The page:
Mozzarella Cheese and Buttermilk

I am so in hopes of getting a milk cow this next year.  Of course, I will have lots of milk to work with if that happens.  So I am trying to get more familiar with different dairy products so that I can be ready to handle the volume of milk that a cow can produce.

I haven’t purchased sour cream and cream cheese since I started making them in November, so I figure that is a small start.  Monday I started some buttermilk which is basically the same as the sour cream just with milk instead of cream.  I  incubated the buttermilk in the yogurt thermos that I purchased at Goodwill in 2009, for $3.33.  (Okay so the receipt was still in the box.  I’ve known for a long time I wanted to do this, but…)

Buttermilk in Yogurt Maker (One lid was missing when I purchased it)

I also tried my hand at mozzarella cheese.  Our family LOVES cheese!  So if I can get the hang of mozzarella and later cheddar we will cut down significantly on our trips to the grocery store.  This is all so EXCITING to me!  Can you see my great big smile?!

Looking into the pot of curds and whey

Letting the whey drain out of the curds

The hunk of cheese after the whey drained out

Chunks of cheese waiting to go into the hot salt water

Heating the curds in the salt water

Small chunks of mozzarella that refuse to stretch. 🙂 I guess I shall eat them anyway!

Well the mozzarella doesn’t look very pretty but it tastes good. LOL  Apparently the pH was off.  When it came time to stretch the mozzarella it just simply wouldn’t stretch it would just break apart.  I ended up just making it into small mozzarella chunks.

The good news is that we all like the taste of it.   I am determined to learn how to make cheese so I will keep practicing until I can “get it.” I am definitely going to get the pH strips so that I can take some of the guess work out cheese making.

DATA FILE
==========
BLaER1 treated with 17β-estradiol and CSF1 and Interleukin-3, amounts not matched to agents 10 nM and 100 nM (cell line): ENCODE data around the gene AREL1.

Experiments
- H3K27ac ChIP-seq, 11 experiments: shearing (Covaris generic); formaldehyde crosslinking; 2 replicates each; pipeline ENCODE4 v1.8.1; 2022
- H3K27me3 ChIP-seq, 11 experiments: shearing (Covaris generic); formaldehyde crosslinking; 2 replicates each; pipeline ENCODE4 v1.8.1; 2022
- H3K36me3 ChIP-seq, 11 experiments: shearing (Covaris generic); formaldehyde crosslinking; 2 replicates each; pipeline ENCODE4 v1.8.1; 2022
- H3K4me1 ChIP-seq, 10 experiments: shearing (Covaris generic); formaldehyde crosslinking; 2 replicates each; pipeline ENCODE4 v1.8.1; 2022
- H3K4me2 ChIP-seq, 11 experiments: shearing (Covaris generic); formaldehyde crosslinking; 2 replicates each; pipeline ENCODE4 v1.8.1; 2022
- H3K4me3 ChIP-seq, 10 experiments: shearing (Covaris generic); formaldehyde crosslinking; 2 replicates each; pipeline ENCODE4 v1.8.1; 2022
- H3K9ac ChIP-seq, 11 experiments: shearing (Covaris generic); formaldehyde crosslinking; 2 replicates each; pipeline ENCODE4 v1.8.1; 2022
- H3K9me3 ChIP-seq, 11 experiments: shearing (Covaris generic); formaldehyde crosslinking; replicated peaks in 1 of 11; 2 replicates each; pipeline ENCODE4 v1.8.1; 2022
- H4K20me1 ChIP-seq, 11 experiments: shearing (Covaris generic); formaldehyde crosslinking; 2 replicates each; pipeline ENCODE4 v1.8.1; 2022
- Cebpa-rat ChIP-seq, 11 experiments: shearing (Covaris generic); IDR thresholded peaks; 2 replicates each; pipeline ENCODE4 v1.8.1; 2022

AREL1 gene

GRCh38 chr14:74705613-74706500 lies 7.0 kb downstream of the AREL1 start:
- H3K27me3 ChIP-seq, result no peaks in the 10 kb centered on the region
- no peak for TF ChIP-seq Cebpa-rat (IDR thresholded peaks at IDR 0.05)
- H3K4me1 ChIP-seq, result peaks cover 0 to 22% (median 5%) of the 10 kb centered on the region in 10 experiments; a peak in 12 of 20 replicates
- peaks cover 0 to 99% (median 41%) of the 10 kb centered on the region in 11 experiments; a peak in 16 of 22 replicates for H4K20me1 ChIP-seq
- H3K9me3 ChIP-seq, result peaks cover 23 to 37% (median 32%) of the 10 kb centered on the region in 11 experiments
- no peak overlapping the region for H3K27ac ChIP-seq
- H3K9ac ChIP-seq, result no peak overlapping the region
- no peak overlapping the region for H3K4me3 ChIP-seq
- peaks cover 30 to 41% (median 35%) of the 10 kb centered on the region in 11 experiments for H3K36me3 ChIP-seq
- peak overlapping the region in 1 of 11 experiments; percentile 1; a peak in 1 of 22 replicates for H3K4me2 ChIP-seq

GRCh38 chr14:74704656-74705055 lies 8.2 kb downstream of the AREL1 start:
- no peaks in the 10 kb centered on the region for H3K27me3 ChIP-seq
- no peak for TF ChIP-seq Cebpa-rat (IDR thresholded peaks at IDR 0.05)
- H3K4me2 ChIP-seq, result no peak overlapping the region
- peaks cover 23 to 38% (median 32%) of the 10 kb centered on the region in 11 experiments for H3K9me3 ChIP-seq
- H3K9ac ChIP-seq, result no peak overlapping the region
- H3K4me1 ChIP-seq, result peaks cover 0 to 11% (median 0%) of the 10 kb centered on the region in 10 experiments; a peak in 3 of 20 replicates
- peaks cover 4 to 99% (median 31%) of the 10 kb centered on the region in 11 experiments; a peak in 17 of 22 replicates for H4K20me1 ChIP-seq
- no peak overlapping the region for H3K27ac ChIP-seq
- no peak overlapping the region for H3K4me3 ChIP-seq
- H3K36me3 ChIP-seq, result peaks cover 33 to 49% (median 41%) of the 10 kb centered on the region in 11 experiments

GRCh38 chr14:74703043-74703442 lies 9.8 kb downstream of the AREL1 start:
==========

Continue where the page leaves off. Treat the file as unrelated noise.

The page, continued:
I am thankful to be learning so much on our journey to be more self sufficient!  I am also thankful for those who are so willing to teach!

Do you make your own cheese?  What types do you make or would you like to make?  Do you have any tips for those of us just beginning this journey?



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0 Responses to Mozzarella Cheese and Buttermilk

  1. Natalie says:

    I just found you through the barn hop. I have made mozzarella few times and twice my cheese never stretched , but the times when it did this is what I did. Once the curd has set it is cut and left for 20 minutes. The curds are then heated to 100deg Fahrenheit. Leave them for 5 min then drain into a cheesecloth and hang for a few hours. About 2 should be enough. After that, heat your salted water to 170 deg and place cheese that has been cut to 1/2 inch cubes into water. Keep at 170 deg and start pressing cheese together with wooden spoons till they start stretching when lifted out the water. I do this for a few minutes(maybe 5) and then lift all the cheese onto a plate. I cut the cheese into 2 or 3 pieces, roll them into balls, squeeze some of the water out and place them into a bowl of cold water. Once cool, they go into a bag or bowl in the refrigerator. It is fun making your own cheese. Hope they stretch for you next time.

  2. I have yet to try this but am hoping to at some point! Found you through the Barn Hop. 🙂

  3. Quinn says:

    Hi Jennifer! Your post caught my eye at the Homestead Barnhop as I’m in the thick of cheesemaking season right now (you think I’d be sick of it!) This is my second season of cheesemaking and I do mozzarella more than anything else. I posted my method here if you’re interested in checking it out: It has a little tip at the end of how to check the acidity of your curds to see if they’re ready for stretching.

    I’m wondering if your curds crumbled at that point if you didn’t cook them too hot somewhere along the way. That happened to me just yesterday- I was distracted for just a moment and before I knew it I was reading 6 degrees to high! I went for it anyway and they just disintegrated in the salt bath or between my fingers looking much like yours did in the water. At any rate, I hope you get it all figured out 🙂

    • That makes complete sense! I didn’t remove it from the burner right away when it reached 90* because I was running back and forth to the computer reading directions and couldn’t remember what I was supposed to do next. When I got back the temp had continued to go up.
      Thanks for the tips! I am going to try your method next time.:)

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